Divorce can be a difficult and emotional time for you and the ones you love. Our primary goal is to help you navigate the legal process by listening to you and developing a strategic plan to address your unique needs. The decisions you make during your divorce can have a lasting effect on your emotional and financial future. Planning and strategic consultation are key to helping you discover and maximize your portion of the marital assets, obtain a favorable parenting plan for your children, and ensure a financial peace of mind for the future. Let Maggie use her legal expertise to help you achieve your desired results during this trying time by contacting her today.
Paternity is a complex area of law that affects both unwed mothers and fathers. For unwed fathers in Missouri and Kansas, the right to parent and support a child is not automatic. A court must first establish paternity before awarding custody and parenting time. For unwed mothers, paternity is important to establish child support and provide for a plan to ensure her child’s financial needs are being met by both parents. There are a number of ways for which paternity can be established, including a DNA test, the placement of a father’s name on the child’s birth certificate, and by formal affidavit of the father. If you are an unwed parent looking to establish a right to custody or child support, we will help guide you through the complex legal process to protect your rights. Contact Maggie for a consultation today.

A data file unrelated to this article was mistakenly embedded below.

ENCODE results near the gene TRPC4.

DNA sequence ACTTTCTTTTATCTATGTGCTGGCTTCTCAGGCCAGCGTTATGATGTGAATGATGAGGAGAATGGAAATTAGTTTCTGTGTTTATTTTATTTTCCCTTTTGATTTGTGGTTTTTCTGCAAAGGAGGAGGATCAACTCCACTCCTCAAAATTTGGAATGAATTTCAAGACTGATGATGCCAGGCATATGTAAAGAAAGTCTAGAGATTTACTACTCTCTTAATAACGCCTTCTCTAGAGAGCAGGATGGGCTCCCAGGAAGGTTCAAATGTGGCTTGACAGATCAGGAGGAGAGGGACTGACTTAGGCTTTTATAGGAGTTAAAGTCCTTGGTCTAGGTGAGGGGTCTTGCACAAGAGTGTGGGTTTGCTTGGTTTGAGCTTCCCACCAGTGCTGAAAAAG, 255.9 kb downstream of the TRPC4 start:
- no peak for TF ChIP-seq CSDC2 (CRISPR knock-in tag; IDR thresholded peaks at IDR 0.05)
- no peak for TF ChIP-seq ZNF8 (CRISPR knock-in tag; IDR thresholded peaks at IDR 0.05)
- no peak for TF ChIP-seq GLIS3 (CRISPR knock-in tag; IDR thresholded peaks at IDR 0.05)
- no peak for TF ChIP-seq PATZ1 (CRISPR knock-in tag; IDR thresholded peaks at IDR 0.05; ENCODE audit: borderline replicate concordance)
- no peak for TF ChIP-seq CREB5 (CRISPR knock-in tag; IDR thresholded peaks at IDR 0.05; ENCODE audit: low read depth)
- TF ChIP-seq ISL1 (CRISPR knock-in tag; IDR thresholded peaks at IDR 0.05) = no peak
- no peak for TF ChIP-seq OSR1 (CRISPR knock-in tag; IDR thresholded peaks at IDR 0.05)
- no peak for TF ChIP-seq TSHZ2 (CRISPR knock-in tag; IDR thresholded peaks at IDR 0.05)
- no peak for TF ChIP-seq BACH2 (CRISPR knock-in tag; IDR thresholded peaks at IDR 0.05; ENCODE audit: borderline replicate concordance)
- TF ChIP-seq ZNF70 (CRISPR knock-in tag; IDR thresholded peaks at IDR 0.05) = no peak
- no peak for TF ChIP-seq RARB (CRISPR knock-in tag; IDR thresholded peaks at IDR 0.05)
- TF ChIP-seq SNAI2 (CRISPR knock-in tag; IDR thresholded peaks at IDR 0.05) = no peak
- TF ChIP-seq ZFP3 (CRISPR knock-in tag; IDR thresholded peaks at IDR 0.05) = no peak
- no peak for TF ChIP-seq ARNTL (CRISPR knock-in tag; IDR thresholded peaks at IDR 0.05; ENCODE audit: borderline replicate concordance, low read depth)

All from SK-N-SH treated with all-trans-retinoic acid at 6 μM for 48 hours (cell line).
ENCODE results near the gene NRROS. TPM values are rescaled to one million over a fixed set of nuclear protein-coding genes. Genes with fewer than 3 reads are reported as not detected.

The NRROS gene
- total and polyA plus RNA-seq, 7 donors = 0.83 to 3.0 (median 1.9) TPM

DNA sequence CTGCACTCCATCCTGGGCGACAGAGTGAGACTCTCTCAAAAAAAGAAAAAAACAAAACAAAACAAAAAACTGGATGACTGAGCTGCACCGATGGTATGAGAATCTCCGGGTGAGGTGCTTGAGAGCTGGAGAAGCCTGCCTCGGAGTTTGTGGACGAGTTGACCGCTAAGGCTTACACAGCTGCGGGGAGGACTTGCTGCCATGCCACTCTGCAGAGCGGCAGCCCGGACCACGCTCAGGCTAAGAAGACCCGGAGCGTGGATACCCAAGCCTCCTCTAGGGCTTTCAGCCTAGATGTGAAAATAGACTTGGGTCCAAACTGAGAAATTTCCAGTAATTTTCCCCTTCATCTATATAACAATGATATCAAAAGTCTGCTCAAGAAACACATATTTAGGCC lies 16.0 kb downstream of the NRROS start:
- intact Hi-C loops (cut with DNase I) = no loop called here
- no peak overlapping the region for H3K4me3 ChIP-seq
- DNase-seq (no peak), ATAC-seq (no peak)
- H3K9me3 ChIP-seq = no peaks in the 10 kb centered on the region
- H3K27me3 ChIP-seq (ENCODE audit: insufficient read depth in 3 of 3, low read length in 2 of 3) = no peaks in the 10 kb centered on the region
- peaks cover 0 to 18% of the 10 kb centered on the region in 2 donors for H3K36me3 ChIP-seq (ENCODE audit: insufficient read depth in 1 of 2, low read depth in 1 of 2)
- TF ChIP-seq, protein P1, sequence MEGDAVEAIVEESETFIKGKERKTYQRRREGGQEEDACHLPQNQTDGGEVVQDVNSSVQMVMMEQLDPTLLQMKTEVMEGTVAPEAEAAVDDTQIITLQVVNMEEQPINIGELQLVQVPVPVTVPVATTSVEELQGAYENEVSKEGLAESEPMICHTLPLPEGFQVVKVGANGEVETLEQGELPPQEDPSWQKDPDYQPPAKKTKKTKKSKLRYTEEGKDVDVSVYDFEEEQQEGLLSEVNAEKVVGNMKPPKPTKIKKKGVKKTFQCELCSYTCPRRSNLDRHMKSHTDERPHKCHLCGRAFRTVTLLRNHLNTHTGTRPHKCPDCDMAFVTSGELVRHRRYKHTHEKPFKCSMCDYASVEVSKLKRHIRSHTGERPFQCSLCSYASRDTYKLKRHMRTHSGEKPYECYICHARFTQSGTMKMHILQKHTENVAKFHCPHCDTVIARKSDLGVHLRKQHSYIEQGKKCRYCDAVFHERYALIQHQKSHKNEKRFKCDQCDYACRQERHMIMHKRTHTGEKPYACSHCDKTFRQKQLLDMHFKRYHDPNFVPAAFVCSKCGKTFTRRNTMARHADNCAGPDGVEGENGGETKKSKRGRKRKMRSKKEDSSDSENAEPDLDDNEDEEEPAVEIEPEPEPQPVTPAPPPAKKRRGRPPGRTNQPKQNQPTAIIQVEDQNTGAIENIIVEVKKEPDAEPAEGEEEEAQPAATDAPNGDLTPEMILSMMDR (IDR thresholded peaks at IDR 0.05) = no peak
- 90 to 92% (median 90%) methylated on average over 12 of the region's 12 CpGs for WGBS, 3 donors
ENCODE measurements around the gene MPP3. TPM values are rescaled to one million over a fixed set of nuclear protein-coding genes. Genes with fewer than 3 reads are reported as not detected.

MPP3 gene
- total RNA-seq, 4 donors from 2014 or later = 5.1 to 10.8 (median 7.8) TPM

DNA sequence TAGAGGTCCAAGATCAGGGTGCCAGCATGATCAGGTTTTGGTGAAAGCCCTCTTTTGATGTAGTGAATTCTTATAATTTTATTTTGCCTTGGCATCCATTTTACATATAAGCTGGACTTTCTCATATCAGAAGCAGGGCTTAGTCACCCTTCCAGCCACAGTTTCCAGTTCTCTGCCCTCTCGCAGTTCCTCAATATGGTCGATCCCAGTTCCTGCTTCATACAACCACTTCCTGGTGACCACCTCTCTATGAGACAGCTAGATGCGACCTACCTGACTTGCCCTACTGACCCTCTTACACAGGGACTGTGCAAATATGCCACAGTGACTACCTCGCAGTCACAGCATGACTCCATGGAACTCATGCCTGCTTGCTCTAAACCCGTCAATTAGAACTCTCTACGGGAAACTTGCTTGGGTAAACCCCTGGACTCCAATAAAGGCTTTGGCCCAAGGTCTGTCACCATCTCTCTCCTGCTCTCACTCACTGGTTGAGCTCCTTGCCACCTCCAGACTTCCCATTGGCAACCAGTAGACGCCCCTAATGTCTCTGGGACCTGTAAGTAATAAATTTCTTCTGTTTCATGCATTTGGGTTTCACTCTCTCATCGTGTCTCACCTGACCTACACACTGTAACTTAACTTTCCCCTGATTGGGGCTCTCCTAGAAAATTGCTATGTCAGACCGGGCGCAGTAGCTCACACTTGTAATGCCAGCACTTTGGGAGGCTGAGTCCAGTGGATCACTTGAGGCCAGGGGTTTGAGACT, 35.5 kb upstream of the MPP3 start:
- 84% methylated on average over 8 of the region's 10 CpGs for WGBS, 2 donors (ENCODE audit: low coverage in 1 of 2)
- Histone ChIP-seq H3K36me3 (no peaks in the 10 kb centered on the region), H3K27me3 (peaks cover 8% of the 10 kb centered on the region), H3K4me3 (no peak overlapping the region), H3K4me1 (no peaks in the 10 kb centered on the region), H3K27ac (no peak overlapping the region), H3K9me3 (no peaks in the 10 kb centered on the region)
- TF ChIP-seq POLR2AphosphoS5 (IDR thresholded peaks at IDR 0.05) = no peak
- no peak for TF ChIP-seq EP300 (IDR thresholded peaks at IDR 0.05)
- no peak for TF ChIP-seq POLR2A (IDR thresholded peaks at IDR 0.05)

Through adoption, a child is given the same rights and privileges as a child born to the adoptive parents. Likewise, the adoptive parents have the same rights and duties to the adoptive child as they would a child born to them. Adoption law is complex, and varies state to state. Generally there is a detailed application and approval process that can take months to complete. The court will require the completion of a home study and temporary placement before the adoption is finalized. While the best interests of the child is the court’s primary concern, other factors are also important in determining the adoptive parents’ eligibility, such as age, health, socioeconomic status, and home environment. A knowledgeable, experienced attorney is needed to assist adoptive parents in the successful transfer of parental rights. Maggie understands the importance of this endeavor, and will make every effort to meet her client’s adoptive goals.
Child custody litigation is often the most emotional and difficult aspects of divorce or paternity cases, and for good reason: the health and welfare of children is normally a parent’s primary concern. In Missouri and Kansas, there are two different types of custody: “legal” and “physical” or “residential.” Legal custody refers to the right of the parent to make important decisions concerning their child’s health, education, and general welfare. The default presumption is that the parents will exercise joint legal custody, which means they will have equal say in these decisions, and must consult with one another before making them. Physical or residential custody refers to the amount of time the child actually resides in a parent’s care. Like legal custody, joint physical or shared residential custody is the norm, with each parent exercising substantial parenting time with the children each week. Of course, there are exceptions to this and a number of factors go into the court’s decision in awarding custody. Let us guide you through these difficult issues by making an appointment today.